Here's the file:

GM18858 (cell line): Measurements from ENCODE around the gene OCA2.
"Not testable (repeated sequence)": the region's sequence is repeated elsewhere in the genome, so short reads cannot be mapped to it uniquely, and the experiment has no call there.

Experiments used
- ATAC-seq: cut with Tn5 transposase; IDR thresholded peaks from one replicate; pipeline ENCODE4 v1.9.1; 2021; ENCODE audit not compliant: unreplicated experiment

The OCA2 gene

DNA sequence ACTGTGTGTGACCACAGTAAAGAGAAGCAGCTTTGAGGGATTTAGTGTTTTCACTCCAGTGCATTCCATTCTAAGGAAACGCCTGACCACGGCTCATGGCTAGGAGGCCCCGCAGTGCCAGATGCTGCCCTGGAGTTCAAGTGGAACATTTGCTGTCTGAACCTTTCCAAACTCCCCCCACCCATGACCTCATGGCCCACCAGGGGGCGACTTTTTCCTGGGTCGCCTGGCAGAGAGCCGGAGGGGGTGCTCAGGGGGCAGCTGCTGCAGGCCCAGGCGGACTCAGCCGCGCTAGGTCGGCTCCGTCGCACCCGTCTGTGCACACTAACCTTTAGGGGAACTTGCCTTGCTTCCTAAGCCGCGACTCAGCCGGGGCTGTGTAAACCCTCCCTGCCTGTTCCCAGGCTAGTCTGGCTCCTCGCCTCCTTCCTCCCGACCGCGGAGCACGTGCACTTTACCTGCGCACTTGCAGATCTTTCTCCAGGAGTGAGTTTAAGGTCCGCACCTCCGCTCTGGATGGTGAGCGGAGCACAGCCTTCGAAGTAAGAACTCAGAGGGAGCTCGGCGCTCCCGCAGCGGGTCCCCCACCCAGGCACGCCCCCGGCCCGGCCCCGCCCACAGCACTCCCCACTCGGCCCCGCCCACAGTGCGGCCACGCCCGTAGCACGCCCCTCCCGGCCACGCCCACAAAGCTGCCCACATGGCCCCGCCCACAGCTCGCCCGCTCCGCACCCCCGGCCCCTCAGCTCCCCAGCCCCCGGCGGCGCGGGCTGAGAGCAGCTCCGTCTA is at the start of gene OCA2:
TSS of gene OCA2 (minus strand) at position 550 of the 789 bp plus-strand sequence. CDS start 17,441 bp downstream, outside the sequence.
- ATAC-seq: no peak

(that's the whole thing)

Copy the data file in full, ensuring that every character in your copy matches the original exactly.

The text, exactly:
GM18858 (cell line): Measurements from ENCODE around the gene OCA2.
"Not testable (repeated sequence)": the region's sequence is repeated elsewhere in the genome, so short reads cannot be mapped to it uniquely, and the experiment has no call there.

Experiments used
- ATAC-seq: cut with Tn5 transposase; IDR thresholded peaks from one replicate; pipeline ENCODE4 v1.9.1; 2021; ENCODE audit not compliant: unreplicated experiment

The OCA2 gene

DNA sequence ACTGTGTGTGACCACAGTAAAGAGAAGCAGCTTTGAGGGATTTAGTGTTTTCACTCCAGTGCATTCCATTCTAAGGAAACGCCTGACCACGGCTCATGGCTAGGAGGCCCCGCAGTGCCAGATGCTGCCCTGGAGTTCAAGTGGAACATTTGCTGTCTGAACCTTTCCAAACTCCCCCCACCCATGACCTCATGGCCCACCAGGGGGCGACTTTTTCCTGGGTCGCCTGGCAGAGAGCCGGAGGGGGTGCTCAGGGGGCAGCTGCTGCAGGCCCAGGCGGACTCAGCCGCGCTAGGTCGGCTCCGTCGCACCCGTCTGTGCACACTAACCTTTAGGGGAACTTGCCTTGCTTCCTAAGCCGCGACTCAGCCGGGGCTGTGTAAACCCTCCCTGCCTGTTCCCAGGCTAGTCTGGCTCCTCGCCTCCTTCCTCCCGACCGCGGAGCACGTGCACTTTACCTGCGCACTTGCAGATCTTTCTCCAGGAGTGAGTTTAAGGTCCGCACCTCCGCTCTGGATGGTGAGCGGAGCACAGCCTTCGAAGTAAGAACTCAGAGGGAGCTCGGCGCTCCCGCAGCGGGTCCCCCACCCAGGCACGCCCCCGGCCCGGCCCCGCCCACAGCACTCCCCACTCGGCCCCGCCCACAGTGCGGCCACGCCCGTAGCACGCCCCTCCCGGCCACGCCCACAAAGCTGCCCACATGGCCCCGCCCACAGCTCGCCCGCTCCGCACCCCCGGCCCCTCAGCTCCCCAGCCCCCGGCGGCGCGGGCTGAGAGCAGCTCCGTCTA is at the start of gene OCA2:
TSS of gene OCA2 (minus strand) at position 550 of the 789 bp plus-strand sequence. CDS start 17,441 bp downstream, outside the sequence.
- ATAC-seq: no peak